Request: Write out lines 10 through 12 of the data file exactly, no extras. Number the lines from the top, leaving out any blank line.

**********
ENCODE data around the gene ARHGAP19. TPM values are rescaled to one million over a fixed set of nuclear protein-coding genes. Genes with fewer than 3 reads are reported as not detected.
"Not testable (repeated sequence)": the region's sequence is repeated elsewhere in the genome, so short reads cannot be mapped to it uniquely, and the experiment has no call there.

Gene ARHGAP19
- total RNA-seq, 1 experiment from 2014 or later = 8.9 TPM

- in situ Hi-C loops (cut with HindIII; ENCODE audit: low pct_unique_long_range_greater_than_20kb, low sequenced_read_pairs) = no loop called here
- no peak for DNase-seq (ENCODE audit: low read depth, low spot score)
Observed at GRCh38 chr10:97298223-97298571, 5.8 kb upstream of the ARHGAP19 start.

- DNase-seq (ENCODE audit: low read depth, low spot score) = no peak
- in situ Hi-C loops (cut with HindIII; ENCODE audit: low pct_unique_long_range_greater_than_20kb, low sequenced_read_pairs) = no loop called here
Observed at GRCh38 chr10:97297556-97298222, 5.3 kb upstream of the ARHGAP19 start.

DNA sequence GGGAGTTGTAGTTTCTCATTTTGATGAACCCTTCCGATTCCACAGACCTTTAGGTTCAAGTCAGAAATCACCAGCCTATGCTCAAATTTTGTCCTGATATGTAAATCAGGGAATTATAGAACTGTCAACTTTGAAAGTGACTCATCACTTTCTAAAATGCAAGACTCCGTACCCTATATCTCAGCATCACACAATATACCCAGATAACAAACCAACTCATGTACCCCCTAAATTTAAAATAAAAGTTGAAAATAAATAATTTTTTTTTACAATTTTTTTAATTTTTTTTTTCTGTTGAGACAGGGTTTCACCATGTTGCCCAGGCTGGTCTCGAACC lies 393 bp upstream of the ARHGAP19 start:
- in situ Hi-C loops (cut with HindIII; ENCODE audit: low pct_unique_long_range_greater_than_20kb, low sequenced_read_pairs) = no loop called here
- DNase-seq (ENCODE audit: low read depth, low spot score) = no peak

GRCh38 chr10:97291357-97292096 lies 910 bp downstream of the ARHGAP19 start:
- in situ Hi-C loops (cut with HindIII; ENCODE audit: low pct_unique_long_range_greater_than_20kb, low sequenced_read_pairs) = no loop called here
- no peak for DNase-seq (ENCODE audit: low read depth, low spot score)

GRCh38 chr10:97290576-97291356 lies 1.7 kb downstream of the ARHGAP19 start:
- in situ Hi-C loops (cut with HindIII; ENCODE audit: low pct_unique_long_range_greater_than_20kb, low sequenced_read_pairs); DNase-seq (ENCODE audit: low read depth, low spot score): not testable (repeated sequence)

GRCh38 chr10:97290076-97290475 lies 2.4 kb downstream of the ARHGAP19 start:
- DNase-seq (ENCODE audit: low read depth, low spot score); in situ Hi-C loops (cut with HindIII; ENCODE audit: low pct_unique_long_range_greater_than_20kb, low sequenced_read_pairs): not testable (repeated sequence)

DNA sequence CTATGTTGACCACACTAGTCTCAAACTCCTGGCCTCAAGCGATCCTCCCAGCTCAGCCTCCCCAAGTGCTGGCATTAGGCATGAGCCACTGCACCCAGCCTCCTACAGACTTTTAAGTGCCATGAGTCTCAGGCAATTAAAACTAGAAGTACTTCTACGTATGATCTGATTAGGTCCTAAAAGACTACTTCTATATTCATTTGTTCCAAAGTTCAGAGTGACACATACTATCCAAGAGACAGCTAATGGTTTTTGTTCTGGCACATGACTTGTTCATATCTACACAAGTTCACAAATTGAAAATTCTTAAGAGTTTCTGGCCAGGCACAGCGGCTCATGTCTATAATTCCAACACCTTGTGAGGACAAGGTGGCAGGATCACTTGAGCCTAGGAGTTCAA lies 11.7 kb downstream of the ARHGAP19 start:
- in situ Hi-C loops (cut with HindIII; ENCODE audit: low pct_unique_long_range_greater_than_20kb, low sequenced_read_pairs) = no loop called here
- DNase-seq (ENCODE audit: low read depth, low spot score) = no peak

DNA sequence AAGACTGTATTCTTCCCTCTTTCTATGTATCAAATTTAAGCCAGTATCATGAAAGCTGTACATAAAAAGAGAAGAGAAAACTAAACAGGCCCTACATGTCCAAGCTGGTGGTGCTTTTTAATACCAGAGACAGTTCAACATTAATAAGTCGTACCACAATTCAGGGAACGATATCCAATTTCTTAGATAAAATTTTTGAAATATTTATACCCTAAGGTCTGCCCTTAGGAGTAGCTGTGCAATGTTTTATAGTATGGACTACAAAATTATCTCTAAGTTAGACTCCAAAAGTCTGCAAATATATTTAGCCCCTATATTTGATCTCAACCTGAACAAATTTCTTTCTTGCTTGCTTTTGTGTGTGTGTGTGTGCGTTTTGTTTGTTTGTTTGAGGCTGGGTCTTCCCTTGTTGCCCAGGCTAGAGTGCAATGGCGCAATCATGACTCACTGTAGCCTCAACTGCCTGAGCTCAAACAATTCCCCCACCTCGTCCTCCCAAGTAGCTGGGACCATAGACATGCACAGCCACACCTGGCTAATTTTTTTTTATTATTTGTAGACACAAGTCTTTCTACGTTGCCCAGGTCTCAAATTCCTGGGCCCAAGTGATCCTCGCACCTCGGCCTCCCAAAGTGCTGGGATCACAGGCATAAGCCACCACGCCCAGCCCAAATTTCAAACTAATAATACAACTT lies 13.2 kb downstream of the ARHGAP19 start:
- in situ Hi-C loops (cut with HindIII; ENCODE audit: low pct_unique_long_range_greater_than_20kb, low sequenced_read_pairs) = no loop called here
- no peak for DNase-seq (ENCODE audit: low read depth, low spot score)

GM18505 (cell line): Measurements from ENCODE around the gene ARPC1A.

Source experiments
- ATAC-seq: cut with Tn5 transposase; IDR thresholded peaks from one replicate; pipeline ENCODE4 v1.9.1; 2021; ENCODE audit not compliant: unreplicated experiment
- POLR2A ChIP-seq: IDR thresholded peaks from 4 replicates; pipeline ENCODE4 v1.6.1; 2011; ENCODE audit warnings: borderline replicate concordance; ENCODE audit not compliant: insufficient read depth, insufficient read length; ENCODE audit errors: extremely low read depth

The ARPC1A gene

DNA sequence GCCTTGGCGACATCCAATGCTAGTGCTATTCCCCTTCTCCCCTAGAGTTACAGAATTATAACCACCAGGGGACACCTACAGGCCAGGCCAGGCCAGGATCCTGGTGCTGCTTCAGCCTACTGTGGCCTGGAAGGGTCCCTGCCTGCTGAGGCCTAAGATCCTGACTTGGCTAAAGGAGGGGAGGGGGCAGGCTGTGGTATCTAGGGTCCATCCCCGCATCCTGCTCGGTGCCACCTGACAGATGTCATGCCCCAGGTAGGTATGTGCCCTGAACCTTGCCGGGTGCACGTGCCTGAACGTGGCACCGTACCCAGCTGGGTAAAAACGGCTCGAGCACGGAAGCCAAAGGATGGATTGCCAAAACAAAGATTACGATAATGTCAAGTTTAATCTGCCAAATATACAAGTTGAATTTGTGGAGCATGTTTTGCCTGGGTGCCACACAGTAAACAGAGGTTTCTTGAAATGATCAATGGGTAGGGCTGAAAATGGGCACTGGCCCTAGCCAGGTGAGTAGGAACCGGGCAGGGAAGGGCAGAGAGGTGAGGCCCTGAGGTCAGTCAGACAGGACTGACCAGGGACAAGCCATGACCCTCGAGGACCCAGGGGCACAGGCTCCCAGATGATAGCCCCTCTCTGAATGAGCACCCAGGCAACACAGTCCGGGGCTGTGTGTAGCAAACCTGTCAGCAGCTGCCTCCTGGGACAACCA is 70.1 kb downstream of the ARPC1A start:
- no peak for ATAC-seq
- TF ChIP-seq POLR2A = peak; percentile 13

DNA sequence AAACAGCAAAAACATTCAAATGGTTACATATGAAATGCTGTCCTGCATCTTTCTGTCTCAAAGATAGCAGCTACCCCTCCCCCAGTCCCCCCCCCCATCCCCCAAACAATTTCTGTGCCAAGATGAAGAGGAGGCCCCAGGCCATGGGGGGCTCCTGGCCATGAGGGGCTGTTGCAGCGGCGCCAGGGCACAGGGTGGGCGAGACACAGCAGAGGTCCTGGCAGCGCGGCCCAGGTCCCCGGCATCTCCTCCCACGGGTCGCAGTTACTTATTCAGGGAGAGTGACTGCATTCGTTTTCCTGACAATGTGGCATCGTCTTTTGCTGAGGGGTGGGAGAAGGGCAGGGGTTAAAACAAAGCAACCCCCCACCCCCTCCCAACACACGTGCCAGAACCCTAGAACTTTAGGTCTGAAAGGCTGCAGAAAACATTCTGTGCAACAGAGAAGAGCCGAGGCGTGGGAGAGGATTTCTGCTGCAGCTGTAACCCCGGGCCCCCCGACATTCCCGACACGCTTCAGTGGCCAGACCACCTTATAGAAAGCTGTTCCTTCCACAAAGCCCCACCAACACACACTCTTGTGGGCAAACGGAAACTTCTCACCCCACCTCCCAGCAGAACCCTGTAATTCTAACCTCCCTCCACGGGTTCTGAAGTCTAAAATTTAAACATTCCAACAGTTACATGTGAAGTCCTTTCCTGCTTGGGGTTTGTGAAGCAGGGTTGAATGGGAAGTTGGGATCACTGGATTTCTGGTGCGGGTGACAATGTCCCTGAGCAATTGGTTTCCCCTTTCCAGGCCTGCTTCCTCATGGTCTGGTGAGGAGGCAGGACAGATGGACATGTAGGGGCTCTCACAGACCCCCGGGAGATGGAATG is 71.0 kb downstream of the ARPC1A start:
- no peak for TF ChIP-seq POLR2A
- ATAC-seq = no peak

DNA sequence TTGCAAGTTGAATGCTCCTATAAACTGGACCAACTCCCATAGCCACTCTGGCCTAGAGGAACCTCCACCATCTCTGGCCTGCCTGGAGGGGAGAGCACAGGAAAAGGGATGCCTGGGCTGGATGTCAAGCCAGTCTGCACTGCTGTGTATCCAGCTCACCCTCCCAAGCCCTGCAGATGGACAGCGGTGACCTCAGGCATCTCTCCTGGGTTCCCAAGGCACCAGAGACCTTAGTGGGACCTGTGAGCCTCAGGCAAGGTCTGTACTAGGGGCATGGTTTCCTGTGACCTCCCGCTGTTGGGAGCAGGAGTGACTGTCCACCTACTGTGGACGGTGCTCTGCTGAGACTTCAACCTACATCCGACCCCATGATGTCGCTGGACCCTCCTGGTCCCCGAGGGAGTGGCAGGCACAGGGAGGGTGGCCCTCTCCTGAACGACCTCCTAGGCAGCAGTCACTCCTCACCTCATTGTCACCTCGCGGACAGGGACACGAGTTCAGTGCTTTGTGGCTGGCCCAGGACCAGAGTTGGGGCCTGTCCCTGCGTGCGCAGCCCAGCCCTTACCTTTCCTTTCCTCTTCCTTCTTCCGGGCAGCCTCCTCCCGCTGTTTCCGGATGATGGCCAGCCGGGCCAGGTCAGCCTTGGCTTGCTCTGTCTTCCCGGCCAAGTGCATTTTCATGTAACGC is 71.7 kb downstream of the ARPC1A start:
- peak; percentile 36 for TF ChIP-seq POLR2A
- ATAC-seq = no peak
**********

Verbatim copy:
Observed at GRCh38 chr10:97297556-97298222, 5.3 kb upstream of the ARHGAP19 start.

DNA sequence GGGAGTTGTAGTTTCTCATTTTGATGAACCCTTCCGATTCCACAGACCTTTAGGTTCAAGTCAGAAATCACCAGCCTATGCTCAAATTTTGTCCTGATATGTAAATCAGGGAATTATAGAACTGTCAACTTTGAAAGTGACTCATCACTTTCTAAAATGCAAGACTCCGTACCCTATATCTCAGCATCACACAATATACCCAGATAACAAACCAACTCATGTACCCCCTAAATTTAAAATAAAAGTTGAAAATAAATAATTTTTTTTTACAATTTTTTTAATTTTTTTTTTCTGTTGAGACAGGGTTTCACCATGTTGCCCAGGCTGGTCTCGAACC lies 393 bp upstream of the ARHGAP19 start:
- in situ Hi-C loops (cut with HindIII; ENCODE audit: low pct_unique_long_range_greater_than_20kb, low sequenced_read_pairs) = no loop called here